• "The back seats of the QX30 pose a bit of a challenge for anyone over 5-foot-6. With taller passengers in front, the clearance behind the front seatbacks is very narrow, and the rake of the roof toward the tailgate further diminishes headroom. This wouldn't be a surprise if the QX30 was marketed as a hatchback, but as a crossover SUV, you expect more headroom. The rear seats are firm and not nearly as comfortable as the more molded front seats. They'd be fine for smaller passengers, but if you're planning on carrying adults for long stretches, be prepared for complaints of cramped legs and stiff backs." — Abigail Bassett, senior director, video & social media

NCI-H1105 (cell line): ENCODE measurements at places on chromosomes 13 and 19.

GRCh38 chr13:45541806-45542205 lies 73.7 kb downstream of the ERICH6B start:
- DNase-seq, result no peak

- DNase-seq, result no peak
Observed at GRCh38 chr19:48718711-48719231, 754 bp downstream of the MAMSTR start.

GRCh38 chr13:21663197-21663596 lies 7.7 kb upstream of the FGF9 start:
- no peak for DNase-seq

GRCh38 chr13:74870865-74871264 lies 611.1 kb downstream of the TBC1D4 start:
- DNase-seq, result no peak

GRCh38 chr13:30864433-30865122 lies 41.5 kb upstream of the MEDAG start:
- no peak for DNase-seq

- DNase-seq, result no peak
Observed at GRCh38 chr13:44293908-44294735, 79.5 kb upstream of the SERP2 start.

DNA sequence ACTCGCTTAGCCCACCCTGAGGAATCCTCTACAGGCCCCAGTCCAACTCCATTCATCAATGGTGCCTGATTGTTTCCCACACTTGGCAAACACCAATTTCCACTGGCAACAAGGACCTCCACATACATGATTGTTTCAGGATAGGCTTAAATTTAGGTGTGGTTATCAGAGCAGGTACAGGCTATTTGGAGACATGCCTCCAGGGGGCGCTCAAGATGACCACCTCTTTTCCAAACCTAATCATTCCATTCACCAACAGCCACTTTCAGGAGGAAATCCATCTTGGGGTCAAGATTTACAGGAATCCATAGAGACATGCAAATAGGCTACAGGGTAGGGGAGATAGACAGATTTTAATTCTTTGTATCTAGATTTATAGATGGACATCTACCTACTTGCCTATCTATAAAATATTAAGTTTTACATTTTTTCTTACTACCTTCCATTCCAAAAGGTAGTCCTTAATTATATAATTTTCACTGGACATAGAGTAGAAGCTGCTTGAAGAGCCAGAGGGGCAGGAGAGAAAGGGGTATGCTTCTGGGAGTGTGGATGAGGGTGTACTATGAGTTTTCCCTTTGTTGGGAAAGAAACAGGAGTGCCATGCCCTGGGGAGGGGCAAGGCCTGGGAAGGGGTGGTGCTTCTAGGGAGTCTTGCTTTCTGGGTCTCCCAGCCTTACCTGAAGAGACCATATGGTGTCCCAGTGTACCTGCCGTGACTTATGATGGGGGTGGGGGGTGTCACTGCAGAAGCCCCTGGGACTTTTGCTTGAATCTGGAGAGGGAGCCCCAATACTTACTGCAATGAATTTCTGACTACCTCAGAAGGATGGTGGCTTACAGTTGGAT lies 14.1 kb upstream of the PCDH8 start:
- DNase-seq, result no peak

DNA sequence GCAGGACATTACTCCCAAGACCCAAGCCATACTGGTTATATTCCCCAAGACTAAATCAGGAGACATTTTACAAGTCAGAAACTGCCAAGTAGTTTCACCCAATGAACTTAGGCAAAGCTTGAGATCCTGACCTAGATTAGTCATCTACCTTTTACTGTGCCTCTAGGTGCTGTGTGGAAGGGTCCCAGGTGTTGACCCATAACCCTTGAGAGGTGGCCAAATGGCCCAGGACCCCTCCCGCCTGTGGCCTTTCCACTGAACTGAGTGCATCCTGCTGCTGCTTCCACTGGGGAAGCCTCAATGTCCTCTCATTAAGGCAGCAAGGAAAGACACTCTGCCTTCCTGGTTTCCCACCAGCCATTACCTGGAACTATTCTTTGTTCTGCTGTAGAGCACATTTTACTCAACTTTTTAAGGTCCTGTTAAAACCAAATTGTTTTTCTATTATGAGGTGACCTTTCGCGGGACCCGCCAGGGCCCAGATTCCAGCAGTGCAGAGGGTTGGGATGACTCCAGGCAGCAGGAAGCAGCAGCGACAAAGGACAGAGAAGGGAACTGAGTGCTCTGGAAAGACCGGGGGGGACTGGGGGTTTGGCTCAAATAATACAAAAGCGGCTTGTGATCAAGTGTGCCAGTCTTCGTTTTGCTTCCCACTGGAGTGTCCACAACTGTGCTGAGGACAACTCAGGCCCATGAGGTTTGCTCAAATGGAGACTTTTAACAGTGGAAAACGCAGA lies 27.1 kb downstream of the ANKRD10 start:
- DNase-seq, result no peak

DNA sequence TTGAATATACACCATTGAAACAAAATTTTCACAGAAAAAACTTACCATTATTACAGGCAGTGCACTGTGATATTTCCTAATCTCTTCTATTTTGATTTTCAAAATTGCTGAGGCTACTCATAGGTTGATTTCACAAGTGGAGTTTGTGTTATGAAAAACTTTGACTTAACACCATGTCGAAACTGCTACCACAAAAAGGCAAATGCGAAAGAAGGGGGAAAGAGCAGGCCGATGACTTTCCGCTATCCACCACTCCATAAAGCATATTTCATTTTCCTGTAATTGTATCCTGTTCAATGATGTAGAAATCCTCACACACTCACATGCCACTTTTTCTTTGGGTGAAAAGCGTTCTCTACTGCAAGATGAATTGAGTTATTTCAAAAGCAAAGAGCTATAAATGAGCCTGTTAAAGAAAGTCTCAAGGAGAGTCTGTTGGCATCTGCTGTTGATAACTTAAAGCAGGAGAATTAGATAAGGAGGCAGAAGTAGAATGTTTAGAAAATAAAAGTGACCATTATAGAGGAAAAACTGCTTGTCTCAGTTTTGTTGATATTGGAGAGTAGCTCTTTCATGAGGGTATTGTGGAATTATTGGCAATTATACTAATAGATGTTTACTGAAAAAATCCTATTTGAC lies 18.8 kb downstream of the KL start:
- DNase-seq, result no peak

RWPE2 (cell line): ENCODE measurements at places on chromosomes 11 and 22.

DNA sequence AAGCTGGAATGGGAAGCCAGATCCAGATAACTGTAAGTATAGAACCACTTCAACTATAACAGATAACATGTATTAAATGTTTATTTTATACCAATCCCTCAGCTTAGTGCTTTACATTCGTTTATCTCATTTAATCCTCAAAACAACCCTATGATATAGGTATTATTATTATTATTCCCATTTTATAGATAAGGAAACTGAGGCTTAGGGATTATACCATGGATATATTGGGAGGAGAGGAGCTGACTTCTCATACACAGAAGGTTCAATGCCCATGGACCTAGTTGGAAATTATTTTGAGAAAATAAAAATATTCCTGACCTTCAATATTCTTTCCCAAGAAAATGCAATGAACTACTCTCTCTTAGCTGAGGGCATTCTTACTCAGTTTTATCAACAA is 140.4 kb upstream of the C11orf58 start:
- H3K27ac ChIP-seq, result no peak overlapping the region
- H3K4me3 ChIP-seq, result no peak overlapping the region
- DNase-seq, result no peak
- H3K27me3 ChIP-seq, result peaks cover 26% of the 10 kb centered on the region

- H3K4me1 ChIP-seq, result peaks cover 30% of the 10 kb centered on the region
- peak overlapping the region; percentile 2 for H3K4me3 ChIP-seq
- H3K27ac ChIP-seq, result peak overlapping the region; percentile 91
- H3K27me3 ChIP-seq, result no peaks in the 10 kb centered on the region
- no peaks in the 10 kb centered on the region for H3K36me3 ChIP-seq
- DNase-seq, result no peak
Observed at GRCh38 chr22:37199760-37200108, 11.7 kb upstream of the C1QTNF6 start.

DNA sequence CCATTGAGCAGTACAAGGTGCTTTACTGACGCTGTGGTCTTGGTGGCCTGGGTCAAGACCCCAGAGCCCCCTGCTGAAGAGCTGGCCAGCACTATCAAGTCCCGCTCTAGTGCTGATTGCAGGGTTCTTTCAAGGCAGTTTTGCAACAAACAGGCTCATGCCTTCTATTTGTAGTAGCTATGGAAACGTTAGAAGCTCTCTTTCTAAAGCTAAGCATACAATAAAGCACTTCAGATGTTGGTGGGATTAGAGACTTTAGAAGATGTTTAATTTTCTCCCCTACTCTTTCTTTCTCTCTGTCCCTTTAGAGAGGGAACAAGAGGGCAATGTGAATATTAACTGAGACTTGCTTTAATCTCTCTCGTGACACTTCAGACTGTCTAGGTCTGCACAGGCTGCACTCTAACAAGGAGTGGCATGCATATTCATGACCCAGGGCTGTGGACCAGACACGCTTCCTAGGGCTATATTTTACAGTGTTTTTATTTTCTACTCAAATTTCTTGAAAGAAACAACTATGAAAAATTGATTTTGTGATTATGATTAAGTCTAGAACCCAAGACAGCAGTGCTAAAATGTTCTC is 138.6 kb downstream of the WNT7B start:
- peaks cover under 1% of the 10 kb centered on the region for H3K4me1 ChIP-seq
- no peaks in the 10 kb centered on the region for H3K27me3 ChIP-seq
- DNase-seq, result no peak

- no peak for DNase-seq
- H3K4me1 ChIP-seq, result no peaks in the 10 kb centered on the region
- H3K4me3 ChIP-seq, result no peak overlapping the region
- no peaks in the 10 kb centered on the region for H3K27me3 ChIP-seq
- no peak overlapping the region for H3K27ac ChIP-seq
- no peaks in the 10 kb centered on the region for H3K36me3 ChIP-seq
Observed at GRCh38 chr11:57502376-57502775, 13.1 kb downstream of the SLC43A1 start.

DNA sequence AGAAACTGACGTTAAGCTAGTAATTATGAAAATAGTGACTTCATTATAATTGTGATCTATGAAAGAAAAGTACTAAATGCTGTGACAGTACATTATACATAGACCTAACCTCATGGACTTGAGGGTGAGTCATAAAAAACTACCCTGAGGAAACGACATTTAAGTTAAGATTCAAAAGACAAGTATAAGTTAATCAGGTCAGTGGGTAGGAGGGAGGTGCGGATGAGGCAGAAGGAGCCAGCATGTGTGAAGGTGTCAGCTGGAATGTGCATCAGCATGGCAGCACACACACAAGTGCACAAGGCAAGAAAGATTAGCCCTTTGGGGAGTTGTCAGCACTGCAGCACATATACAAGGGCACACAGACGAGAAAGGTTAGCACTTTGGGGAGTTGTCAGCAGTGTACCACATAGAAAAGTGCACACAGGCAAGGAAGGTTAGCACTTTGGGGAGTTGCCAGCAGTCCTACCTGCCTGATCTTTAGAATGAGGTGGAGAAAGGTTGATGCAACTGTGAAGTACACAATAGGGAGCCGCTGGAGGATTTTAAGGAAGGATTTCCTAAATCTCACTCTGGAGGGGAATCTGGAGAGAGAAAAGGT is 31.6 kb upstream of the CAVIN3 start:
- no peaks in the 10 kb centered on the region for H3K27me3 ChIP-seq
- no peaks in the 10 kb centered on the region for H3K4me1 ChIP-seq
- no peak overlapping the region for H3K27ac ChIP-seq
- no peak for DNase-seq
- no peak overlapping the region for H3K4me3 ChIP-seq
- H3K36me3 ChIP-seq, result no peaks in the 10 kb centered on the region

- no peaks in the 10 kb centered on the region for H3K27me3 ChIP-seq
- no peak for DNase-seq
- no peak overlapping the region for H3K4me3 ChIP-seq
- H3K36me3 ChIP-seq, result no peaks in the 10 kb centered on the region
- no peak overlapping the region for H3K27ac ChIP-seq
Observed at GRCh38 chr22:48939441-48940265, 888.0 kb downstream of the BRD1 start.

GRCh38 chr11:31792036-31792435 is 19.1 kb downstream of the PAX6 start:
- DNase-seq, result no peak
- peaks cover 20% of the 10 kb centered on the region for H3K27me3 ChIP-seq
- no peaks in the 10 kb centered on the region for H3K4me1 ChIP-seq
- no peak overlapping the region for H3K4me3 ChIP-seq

Audio and Technology

  • "The central infotainment screen in the QX30 is Infiniti's standard corporate unit, which means it hasn't changed much over the past decade. Maybe it was cool in 2008, but it's sorely outdated by today's standards and takes a significant bite out of the QX30's appeal. I generally like how the QX drives, but that's the Mercedes part. It's on Infiniti to match those Teutonic driving dynamics with delightful cabin technology.

    "Unfortunately, there's nothing delightful about the infotainment interface. Maybe Infiniti should have paid Mercedes a little extra to get the superior COMAND interface from the GLA. Or maybe it tried and Mercedes declined." — Josh Sadlier

2017 Infiniti QX30